The sing-chana vendors are a common sight along the seafront, on beaches, and other tourist spots. They carry their stuff in a large circular wicker basket or metal container slung round their necks. Others sit along street corners, in narrow bylanes or outside railway stations, their sing-chana either heaped on a flat wood surface or stored in neat open compartments. They do brisk business.

The way I see it, you can eat and read out of your hand.


P.S.: I don’t have a picture of a sing-chana vendor but you can type “peanut seller” or “chanawala” in Google images and you’ll see what I'm talking about.

Wednesday, 17 December 2014

Gray Mountain by John Grisham, 2014

Coal was in the news in India, for all the wrong reasons, when I read Gray Mountain by John Grisham. In spite of its critical role in energy and economic growth, no news about coal is ever good news. 

Recently, India’s Supreme Court reversed a key government decision granting over two hundred coal blocks to power, cement, and steel companies because they were allocated in an “ad-hoc and casual” manner and “without application of mind.” Then, last week, environmentalists warned that India’s proposed coal expansion would prove catastrophic for the rural poor because of high levels of air pollution and coal dust, absence of emission standards, and lack of safety measures. In fact, one report predicted that India’s overdependence on coal-fired power stations and the increase in emissions would result in hundreds of thousands of premature deaths by 2030. And we’re not even talking about coal mine accidents.

If this review is beginning to sound like a news report, it’s because Grisham’s new legal novel—it’s not really a legal thriller—reads like a “docudrama,” as one reviewer on Amazon put it. I thought I’d add a little perspective on the fossil fuel which is big business for coal companies throughout the world and at the same time a harmful and terrifying reality for poor people who work with it. Coal comes with a very high human cost, as evident from Grisham's latest book.

In Gray Mountain, the author gives us one such reality—strip mining in Appalachia, the coal country, and its disastrous impact on inhabitants of the region. To be honest, I didn’t know this sort of thing happened in America. Whatever happened to human right? To checks and balances?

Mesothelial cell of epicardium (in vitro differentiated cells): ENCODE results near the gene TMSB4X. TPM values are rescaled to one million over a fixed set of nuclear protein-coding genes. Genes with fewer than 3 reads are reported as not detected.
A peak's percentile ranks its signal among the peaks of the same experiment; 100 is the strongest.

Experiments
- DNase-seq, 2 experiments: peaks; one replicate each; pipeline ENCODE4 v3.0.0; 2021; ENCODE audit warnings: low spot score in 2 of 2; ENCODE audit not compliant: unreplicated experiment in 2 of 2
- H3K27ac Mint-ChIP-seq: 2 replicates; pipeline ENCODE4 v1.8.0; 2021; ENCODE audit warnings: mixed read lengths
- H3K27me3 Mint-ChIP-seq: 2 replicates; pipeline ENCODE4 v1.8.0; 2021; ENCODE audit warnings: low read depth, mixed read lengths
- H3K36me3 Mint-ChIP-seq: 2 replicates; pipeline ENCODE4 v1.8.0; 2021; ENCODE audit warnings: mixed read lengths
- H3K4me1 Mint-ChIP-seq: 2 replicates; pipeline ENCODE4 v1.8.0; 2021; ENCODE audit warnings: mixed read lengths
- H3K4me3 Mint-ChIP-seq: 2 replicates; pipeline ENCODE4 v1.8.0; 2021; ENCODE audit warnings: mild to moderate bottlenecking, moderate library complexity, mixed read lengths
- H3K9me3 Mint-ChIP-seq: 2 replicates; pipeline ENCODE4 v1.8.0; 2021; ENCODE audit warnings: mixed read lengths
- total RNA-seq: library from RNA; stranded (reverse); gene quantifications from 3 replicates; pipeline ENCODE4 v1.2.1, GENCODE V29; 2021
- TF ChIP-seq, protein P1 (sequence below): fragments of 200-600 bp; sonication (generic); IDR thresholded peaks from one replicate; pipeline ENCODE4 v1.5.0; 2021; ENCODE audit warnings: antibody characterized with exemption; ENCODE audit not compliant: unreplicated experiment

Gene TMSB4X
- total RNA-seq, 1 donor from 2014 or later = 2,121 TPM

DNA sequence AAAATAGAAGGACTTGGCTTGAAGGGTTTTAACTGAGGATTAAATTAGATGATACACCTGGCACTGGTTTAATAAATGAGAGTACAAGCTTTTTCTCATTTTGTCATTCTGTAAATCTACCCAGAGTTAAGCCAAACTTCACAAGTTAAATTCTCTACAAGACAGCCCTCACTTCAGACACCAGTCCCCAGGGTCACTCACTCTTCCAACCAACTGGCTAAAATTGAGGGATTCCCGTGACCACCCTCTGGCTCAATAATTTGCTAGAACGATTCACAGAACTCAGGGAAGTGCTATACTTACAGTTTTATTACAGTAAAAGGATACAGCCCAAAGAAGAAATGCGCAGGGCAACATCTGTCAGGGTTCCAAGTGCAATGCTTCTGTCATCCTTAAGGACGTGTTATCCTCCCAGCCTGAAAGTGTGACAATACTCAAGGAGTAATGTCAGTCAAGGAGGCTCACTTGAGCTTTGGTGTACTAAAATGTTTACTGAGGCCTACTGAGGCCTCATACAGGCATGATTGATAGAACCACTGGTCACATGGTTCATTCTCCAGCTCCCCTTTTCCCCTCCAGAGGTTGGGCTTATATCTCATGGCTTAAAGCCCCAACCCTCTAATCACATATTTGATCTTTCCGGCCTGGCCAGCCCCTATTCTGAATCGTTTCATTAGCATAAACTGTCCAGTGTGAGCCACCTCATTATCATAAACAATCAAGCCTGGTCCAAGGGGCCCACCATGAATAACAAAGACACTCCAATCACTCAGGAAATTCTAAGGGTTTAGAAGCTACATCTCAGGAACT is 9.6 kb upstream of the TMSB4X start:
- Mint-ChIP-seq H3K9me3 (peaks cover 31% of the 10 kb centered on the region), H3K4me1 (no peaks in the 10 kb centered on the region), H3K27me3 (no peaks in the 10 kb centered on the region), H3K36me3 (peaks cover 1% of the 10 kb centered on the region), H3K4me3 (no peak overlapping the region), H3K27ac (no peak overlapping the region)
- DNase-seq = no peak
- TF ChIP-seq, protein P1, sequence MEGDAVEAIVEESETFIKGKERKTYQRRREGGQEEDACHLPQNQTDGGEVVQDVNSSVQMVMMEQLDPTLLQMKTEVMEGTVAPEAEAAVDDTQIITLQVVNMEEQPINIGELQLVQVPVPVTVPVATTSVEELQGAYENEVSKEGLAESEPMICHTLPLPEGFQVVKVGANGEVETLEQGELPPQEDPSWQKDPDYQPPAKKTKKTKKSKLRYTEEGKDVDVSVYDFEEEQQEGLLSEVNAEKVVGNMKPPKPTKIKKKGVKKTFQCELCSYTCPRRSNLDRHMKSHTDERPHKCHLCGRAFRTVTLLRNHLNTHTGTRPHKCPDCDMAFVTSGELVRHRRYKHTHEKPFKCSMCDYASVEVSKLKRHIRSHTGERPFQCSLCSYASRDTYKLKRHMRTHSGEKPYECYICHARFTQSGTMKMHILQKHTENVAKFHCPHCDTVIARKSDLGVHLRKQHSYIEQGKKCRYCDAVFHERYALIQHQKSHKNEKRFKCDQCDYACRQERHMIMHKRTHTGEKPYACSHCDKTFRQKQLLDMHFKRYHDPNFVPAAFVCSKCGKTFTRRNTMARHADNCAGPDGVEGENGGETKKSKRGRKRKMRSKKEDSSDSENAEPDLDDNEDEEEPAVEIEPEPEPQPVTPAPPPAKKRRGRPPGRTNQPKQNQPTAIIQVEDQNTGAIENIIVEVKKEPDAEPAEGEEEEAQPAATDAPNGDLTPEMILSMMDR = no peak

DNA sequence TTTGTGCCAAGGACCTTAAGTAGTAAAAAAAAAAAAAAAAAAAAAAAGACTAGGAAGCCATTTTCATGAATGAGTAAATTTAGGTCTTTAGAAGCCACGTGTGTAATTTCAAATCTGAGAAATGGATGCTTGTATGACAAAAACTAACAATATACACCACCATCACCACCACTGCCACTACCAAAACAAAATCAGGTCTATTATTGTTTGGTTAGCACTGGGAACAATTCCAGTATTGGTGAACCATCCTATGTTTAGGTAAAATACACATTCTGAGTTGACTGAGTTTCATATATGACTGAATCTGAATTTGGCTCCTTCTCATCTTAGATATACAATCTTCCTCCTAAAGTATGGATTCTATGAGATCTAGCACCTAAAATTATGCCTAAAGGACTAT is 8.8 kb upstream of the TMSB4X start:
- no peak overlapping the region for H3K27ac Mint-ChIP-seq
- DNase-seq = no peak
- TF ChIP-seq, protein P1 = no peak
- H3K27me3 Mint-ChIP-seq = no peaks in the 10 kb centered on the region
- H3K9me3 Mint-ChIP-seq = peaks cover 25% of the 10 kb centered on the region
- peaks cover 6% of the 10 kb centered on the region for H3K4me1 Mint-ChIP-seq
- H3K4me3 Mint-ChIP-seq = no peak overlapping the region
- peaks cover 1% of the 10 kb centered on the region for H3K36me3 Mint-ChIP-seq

Grisham narrates his rather heartbreaking, albeit well-documented, tale of Appalachian coal and its consequences through his principal character, Samantha Kofer, and a few lawyers who have made fighting crooked and powerful coal companies their life’s mission, often at grave risk to their lives.

Samantha, young and attractive, is the daughter of separated and seasoned lawyers. Her mother works in the Justice Department and her father is an aggressive lawyer who once sued airlines after crashes. She loses her comfortable but high-stress job in Manhattan in the financial crisis of 2008. She is furloughed with several others when her global law firm downsized. As a consolation she is allowed to keep her health benefits provided she interns with a nonprofit organisation for a year, but she’ll draw no salary. If all goes well after a year, her law firm will take her back with no break in seniority.

The city-bred girl chooses the free Mountain Legal Aid Clinic in the small town of Brady, Virginia, the heart of coal country, and is soon caught up in the murky and deceitful world of coal mining.

In Brady, she meets Mattie Wyatt, head of the aid clinic, and her nephew Donovan Gray, a noted trial lawyer. Mattie and Donovan, who share a tragic family history associated with coal, are feisty lawyers fighting for the poor and the oppressed. While Mattie’s aid clinic handles smaller and non-criminal cases, Donovan is vengeful and goes after big coal with big money, suing them for millions of dollars in benefits due to black lung disease and other serious issues. From them and their clients Samantha learns what it feels like to be at the receiving end of coal companies with friends in Washington D.C. and backed by law firms with muscle power, and what it takes to stand up and fight for your rights.

And then one day Donovan dies mysteriously in his own plane crash and his brother, Jeff, who idolises his older sibling, enters the scene. He is not a lawyer but behaves like one as he prepares the final ground for litigation against the coal companies that was set in motion by his brother. He is depending on Donovan’s lawyer-friends and Samantha Kofer to take up the gauntlet.

For Samantha, what was supposed to be a temporary phase in her legal career soon turns into the most decisive period of her life. She is caught between her dream life back in New York and an uninspiring existence in Brady. Her selfish interest pulls her in the first direction; her conscience drags her in the other.

Gray Mountain is more than just a legal tale. It’s a chronicle of the sordid side of coal mining in Appalachia complete with a detailed explanation of strip mining and its dangerous import, land grab and displacement of poor folks, prolonged suffering and painful death from black lung disease, and economic starvation of coal families.